Monday, December 19, 2011

Hunter & Patriot Prisoners Sent to Tasmania

With the end of repatriation of Hunter prisoners, transport to the penal colony dominated every remaining prisoner's thoughts through the long hot summer.

Captain Daniel Heustis strived to keep up his men's spirits. That included a surreptitious celebration on the Fourth of July in Fort Henry, described in his memoirs:

"Out of several pocket handkerchiefs a flag was manufactured, as nearly resembling the Star Spangled Banner as we could conveniently make it. This emblem of freedom and national independence we hoisted in our room, taking good care that the officers did not get a peep at it."

On September 23, 1839, blacksmiths arrived at Fort Henry after breakfast. They chained the remaining Hunter prisoners in twos at their wrists and ankles. Among them were 18 prisoners convicted for their part in the last battle of Windsor and one for a raid near the Lake of St. Clair. Pairs of shackled men, mostly Americans, marched from the fort between lines of soldiers to a canal boat waiting in Navy Bay. As soon as guards secured them in the hold, they set out. A small steamer towed them up the Rideau Canal from Kingston to Ottawa, and then down the Ottawa River to Montreal.

Bill Johnston Seen as an Escape Threat

The trip through the Rideau Canal and Ottawa River is far longer than the direct route down the St. Lawrence River, the route by which all previous transportees made their way to Montreal. Why chose the longer way this time? There is no official explanation. But, Bill Johnston ruled the Thousand Islands and Captain Williams Sandom, the British commander on the Great Lakes, believed Johnston had squads of pirates under his command. Sandom and Lt.-Colonel Richard Bonnycastle probably expected an attack on any ship carrying Hunter prisoners.

In Montreal, the captives transferred ships and set out immediately for Quebec City, arriving the next day. In the harbor, a 700-ton sailing ship, the Buffalo, rode at anchor. The ship set sail on September 28, 1839, with the 79 Upper Canada prisoners, 58 Patriotes from the rebellion in Lower Canada, and five common criminals.

Prisoners Arrive in the Antipodes

Kept in cramped quarters through stifling tropical heat and fed foul rations, most men arrived sick but alive in Van Diemen's Land (Tasmania) on February 11, 1840. Among the raiders, only Asa Priest, 45, died on the voyage.

Guards unloaded the Americans and presented them to the colony's governor, Sir John Franklin, the famous Arctic explorer. (The Buffalo sailed onto Sydney, Australia, where the French Canadians disembarked on February 26.)

William Gates wrote that Franklin lectured them astride a horse for two hours, speaking in meandering, unfinished sentences while staring at the sky. The gist of his message: they were very bad men who'd committed a crime worse than murder.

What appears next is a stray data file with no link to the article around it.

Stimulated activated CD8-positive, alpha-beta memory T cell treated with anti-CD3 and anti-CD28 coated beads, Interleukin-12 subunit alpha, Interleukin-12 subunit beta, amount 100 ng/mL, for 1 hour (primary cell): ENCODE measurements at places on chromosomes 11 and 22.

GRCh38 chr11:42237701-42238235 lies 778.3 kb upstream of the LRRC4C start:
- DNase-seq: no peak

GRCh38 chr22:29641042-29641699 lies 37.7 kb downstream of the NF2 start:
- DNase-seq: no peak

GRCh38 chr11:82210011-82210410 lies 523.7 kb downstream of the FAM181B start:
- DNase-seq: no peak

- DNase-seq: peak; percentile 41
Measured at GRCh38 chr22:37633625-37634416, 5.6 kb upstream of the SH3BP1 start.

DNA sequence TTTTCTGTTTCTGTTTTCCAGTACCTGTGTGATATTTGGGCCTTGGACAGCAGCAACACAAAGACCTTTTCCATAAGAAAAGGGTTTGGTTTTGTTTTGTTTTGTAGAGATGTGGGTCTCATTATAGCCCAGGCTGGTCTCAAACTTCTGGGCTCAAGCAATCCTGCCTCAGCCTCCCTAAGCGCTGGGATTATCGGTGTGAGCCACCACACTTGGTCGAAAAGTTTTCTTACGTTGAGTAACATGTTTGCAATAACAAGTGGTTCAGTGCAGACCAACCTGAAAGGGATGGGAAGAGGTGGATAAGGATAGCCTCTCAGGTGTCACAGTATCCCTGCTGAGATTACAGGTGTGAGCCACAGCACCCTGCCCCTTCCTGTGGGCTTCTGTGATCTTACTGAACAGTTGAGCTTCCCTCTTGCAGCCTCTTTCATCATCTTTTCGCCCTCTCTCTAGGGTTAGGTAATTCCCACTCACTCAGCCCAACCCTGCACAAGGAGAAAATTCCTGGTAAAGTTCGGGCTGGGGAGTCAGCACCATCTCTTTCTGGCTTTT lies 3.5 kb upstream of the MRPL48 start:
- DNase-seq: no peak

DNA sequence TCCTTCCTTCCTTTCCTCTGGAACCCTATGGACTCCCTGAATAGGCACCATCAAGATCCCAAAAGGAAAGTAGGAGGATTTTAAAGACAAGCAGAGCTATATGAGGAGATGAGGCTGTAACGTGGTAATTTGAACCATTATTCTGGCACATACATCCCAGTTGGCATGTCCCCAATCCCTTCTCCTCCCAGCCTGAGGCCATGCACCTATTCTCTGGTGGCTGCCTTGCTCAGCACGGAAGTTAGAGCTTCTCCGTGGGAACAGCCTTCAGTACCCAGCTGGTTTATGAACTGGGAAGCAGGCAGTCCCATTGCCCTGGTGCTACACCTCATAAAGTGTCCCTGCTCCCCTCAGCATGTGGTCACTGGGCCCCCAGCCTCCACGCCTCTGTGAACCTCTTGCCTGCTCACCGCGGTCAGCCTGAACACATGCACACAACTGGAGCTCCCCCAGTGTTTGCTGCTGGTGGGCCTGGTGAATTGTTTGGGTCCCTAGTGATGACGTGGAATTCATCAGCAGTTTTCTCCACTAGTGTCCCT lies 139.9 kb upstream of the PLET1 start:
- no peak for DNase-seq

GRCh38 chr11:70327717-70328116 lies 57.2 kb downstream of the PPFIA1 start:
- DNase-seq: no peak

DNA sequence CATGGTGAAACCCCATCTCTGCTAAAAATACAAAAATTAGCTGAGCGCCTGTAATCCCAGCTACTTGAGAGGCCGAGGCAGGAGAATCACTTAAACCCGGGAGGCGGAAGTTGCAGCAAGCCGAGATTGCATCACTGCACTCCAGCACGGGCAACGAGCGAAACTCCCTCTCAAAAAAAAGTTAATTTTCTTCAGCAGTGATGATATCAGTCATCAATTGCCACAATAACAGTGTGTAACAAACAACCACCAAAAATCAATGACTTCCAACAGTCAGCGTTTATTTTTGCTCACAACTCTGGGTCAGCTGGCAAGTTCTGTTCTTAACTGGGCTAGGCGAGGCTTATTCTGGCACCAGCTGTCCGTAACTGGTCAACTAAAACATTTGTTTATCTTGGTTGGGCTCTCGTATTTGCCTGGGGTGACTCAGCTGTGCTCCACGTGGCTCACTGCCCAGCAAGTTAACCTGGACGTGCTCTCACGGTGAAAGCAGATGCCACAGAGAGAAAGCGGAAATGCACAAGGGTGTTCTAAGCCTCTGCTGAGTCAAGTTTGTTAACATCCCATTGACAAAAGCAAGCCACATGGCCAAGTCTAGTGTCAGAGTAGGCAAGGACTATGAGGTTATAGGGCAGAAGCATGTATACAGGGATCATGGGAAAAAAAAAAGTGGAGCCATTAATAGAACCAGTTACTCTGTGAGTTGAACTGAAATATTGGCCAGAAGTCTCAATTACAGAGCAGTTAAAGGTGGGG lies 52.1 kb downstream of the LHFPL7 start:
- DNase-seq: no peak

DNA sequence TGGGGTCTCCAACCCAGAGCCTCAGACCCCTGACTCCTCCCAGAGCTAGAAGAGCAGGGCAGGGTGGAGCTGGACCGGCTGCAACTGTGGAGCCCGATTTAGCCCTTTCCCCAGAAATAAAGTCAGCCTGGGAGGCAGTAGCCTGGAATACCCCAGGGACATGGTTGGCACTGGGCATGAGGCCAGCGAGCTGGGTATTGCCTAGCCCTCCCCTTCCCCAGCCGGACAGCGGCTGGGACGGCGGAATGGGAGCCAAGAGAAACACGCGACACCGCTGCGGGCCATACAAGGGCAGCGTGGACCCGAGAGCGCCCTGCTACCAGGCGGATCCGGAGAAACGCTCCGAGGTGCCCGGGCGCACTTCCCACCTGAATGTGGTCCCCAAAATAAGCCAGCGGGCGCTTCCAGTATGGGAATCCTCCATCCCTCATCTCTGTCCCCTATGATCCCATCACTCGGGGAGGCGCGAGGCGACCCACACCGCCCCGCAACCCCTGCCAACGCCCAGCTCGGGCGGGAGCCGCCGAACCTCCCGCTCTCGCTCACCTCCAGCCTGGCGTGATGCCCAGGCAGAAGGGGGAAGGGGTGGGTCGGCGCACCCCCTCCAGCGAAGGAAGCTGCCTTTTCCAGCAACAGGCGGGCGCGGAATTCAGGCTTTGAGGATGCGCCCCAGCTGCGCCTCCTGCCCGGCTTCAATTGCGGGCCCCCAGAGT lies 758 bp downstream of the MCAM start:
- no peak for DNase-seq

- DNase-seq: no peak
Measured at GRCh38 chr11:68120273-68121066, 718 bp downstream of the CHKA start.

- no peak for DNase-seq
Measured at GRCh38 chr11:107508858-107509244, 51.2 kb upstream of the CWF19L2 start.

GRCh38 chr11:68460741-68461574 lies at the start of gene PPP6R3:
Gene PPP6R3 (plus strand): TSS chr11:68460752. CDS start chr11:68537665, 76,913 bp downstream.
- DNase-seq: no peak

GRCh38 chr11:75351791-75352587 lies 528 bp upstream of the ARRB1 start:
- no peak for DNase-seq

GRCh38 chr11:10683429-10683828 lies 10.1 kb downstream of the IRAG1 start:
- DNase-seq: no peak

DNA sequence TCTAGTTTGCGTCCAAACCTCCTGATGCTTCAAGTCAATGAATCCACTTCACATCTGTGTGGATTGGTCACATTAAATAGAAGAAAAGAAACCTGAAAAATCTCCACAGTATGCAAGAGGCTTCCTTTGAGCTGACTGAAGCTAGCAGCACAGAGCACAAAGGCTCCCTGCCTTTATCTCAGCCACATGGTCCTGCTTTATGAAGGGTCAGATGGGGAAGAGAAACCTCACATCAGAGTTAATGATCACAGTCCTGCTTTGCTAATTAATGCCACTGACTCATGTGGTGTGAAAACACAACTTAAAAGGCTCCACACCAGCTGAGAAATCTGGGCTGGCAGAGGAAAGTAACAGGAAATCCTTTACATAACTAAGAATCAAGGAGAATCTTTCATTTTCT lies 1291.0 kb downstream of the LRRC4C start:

Guards escorted Heustis, Gates, and the others to the probation stations (work camps). Over the next two years, they labored in slave-like conditions building roads, wearing tattered clothing and eating vile and skimpy rations.

Heustis, a casement captain at Fort Henry, always held the respect and trust of his comrades. They chose him as the cell leader during the long voyage to Tasmania, and as group leader at the penal colony.

Heustis' natural equanimity saved the lives and sanity of many men as he negotiated for better housing conditions, separation from the common criminals and a ban on flogging of the Americans.

Still, men succumbed. Lysander Curtis, 35, died within weeks from overwork. Others followed him to their graves: Andrew Leeper, 44, Foster Martin, 34, Alson Owen, 27, and Thomas Stockton, 40.

Prisoners Pardoned

On February 16, 1842, the penal bosses gave the Americans tickets of leave and the slavery period ended. They found paid jobs on farms and ranches, but could not leave the island. A few escaped on American whaling ships that plied the waters. Others, including Aaron Dresser and Stephen Wright, received a pardon and money for helping to catch escaped convicts who became bandits.

Between 1845 and 1852, the American prisoners received pardons. Abandoned by the US government, they had to find their own way home with little money. Most worked on ships to pay for passage. Of the survivors, twenty-three men never returned, though records show at least seven settled in Tasmania or Australia.

Seven Patriots and Hunters sent to Tasmania wrote memoirs on returning home, while others gave interviews to newspapers. None were ashamed of their actions and all wanted the sacrifice of their comrades remembered.
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